Mom warns about sunscreen after baby girl ends up in ER

Posted May 24, 2017

He says protecting your body from the sun is a whole package deal.

McGee says she's reached out to the company and is still waiting for a response, though she warns you to consider what kind of sunscreen you're putting on yourself and your kids.

May is Skin Cancer Awareness Month and Barton Bradshaw, M.D., from Sutter Auburn Faith Hospital answers the most frequent questions about sun protection and provides tips to keep you protected all summer long.

For starters, the EWG assures that there is no proof that sunscreens prevent the common forms of skin cancer, as the rates of melanoma or skin cancer in the Usa have tripled over the course of the last 35 years. Many others contain ingredients that you don't want to be rubbing on your skin. The SPF number is the level of protection sunscreen provides against UVB rays. DermalYouth is dedicated to bringing preventative skincare education and products to people of all ages helping to spread the word about premature aging, skin damage, and skin cancers. Studies have shown that when provided with a high-SPF sunscreen, bathers were more likely to spend more time in the sun.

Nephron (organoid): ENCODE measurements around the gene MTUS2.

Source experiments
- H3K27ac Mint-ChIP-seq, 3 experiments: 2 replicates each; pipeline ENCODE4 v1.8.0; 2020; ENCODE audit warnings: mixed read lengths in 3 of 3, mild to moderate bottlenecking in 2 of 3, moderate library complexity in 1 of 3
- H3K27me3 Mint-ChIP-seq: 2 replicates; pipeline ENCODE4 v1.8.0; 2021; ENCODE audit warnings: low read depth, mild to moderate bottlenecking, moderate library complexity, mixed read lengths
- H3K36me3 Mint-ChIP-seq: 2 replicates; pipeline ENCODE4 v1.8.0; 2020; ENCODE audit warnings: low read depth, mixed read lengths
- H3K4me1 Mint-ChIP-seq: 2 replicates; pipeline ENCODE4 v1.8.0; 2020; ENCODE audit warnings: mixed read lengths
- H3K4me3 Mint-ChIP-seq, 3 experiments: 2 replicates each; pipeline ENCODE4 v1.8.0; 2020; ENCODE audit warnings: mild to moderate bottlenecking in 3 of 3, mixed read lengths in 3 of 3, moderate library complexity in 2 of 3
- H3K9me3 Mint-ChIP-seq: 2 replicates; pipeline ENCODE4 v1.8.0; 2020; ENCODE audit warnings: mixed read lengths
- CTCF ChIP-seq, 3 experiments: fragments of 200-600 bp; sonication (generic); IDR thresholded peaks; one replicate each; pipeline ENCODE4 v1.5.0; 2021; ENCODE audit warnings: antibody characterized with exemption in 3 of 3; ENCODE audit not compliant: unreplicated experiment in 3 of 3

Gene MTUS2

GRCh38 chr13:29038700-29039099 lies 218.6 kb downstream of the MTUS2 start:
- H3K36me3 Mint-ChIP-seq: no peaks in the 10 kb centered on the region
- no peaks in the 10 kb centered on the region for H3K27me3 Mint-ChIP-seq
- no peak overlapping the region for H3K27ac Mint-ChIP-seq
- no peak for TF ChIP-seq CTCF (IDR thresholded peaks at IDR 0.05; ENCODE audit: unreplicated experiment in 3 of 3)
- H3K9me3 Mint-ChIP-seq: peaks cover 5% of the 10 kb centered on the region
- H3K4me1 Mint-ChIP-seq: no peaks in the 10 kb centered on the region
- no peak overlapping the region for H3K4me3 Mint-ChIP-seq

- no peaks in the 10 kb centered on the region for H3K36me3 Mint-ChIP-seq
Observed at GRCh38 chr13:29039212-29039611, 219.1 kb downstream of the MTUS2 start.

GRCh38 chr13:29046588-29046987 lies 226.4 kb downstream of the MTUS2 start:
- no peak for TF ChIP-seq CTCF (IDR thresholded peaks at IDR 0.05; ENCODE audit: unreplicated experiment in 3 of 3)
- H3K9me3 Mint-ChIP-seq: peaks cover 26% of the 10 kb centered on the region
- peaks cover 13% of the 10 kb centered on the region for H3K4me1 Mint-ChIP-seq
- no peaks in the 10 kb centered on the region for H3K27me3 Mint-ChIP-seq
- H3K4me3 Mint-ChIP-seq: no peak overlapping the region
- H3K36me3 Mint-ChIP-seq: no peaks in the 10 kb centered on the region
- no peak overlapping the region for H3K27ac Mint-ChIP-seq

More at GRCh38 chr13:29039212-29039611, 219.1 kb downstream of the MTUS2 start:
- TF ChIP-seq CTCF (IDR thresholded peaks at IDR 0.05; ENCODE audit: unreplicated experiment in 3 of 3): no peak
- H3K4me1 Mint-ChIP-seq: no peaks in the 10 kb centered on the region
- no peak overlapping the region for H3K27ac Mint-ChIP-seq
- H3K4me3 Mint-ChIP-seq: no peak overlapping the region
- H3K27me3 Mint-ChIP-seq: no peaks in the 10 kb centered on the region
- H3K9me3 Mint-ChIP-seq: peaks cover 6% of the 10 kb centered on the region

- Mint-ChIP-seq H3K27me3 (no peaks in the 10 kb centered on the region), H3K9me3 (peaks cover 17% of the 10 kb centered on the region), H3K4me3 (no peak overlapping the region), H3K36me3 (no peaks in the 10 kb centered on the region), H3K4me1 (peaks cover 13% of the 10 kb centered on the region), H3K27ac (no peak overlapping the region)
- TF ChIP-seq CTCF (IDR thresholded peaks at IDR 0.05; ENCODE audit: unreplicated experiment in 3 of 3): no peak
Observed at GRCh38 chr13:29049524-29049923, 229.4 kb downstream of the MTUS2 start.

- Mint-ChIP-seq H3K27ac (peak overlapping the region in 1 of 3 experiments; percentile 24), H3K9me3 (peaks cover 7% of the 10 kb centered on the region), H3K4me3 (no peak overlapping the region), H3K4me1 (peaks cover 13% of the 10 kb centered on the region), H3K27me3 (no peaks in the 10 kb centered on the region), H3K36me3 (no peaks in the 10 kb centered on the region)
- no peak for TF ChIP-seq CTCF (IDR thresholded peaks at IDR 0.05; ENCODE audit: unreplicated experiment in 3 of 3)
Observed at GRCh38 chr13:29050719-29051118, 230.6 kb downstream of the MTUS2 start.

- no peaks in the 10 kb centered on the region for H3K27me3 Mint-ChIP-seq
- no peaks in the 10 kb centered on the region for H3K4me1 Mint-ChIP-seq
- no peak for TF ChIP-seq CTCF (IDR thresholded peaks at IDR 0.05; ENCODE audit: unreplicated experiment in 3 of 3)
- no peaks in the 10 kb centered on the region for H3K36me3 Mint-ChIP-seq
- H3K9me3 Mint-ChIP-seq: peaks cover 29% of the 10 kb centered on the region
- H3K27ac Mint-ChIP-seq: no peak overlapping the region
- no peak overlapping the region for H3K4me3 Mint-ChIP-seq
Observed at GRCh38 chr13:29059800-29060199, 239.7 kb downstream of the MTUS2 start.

How much sunscreen should be applied? But, she says, consumers are not getting the protection they think they are.

1 in 5 Americans will develop skin cancer in the course of a lifetime.

The Food and Drug Administration has yet to decide whether it will stop allowing sunscreen manufacturers to market their products with SPF numbers higher than 50, even though sunscreens with 90 and 100 SPF coverage often offer similar protection as those that are SPF 50, Lunder said. Both of the two types of UV rays can cause skin cancer. Melanoma is now the most common cancer in young adults. They suggest using titanium dioxide or zinc oxide sunscreen on children. Two ingredients, in particular, oxybenzone and retinyl palmitate, consumers should avoid.

The mom says she was using Banana Boat Broad Spectrum SPF 50 sunscreen in an aerosol container. But UVA and UVB protection do not harmonize, and because the FDA caps the number of active ingredients in a product, high SPF sunscreens-which are geared toward protecting against UVB rays-leave very little room for anti-UVA ingredients like zinc oxide and avobenzone.

So how might beachgoers, preparing to shake off the drab, rainy cloak of spring, navigate the sunscreen aisle before heading to the shore?

Don't Rely On Sprays Only- They're super convenient, but not quite as effective. So cover up! Wear shirts, hats, pants, and shorts whenever possible.